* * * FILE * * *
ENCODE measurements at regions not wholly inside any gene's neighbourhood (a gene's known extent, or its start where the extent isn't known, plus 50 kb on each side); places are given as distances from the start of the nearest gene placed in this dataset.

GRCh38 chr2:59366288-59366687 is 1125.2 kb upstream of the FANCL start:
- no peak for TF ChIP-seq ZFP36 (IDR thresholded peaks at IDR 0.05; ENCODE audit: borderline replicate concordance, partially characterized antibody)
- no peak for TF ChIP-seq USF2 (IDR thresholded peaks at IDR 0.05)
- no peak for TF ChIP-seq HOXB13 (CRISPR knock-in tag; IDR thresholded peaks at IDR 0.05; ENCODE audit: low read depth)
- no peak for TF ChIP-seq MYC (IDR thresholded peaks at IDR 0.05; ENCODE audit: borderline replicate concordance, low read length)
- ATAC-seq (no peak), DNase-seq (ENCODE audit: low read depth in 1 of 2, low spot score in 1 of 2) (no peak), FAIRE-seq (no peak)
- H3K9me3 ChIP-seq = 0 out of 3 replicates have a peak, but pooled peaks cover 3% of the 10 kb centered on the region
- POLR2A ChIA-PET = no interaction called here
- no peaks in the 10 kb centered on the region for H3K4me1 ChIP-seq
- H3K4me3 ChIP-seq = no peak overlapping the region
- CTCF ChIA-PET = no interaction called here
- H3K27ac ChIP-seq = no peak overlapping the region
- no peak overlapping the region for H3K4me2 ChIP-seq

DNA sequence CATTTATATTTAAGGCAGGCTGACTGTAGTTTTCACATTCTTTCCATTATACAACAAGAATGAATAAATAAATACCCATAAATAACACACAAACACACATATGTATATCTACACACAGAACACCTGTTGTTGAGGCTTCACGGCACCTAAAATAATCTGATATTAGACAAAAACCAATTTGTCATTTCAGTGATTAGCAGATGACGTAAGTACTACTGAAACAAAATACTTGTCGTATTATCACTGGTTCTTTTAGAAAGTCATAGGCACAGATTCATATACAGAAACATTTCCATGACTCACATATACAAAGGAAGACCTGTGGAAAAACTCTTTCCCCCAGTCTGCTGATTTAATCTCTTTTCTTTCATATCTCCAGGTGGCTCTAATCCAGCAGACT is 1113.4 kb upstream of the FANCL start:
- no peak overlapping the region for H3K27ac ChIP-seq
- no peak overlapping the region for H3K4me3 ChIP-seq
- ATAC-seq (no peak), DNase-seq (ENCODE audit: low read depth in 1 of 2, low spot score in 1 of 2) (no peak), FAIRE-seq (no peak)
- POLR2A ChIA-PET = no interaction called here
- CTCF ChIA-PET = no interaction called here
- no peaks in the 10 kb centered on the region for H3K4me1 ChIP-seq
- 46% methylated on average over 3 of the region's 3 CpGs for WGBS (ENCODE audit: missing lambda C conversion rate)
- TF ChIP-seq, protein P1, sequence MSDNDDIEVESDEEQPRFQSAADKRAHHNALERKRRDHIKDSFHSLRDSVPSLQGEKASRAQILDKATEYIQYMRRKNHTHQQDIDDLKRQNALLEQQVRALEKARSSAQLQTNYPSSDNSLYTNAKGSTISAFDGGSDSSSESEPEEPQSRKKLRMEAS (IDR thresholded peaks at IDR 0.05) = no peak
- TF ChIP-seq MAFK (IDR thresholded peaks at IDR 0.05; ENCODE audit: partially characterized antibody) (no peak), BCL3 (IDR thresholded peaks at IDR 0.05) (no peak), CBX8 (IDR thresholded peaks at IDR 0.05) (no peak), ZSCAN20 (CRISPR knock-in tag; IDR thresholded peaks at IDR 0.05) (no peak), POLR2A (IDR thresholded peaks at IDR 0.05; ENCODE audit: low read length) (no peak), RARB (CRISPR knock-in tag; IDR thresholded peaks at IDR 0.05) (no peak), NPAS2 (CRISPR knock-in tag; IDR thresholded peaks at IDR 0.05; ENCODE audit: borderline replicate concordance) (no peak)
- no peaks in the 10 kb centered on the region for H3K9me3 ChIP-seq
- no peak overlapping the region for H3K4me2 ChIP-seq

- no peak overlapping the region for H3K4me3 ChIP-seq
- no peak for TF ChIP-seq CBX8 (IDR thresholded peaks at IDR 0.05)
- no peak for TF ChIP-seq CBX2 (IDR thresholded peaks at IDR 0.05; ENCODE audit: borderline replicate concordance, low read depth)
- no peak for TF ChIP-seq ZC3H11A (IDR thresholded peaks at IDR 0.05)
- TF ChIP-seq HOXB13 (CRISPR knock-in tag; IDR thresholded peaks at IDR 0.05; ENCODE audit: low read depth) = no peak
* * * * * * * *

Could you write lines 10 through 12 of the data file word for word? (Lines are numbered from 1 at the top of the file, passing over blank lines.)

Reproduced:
- no peaks in the 10 kb centered on the region for H3K4me1 ChIP-seq
- H3K4me3 ChIP-seq = no peak overlapping the region
- CTCF ChIA-PET = no interaction called here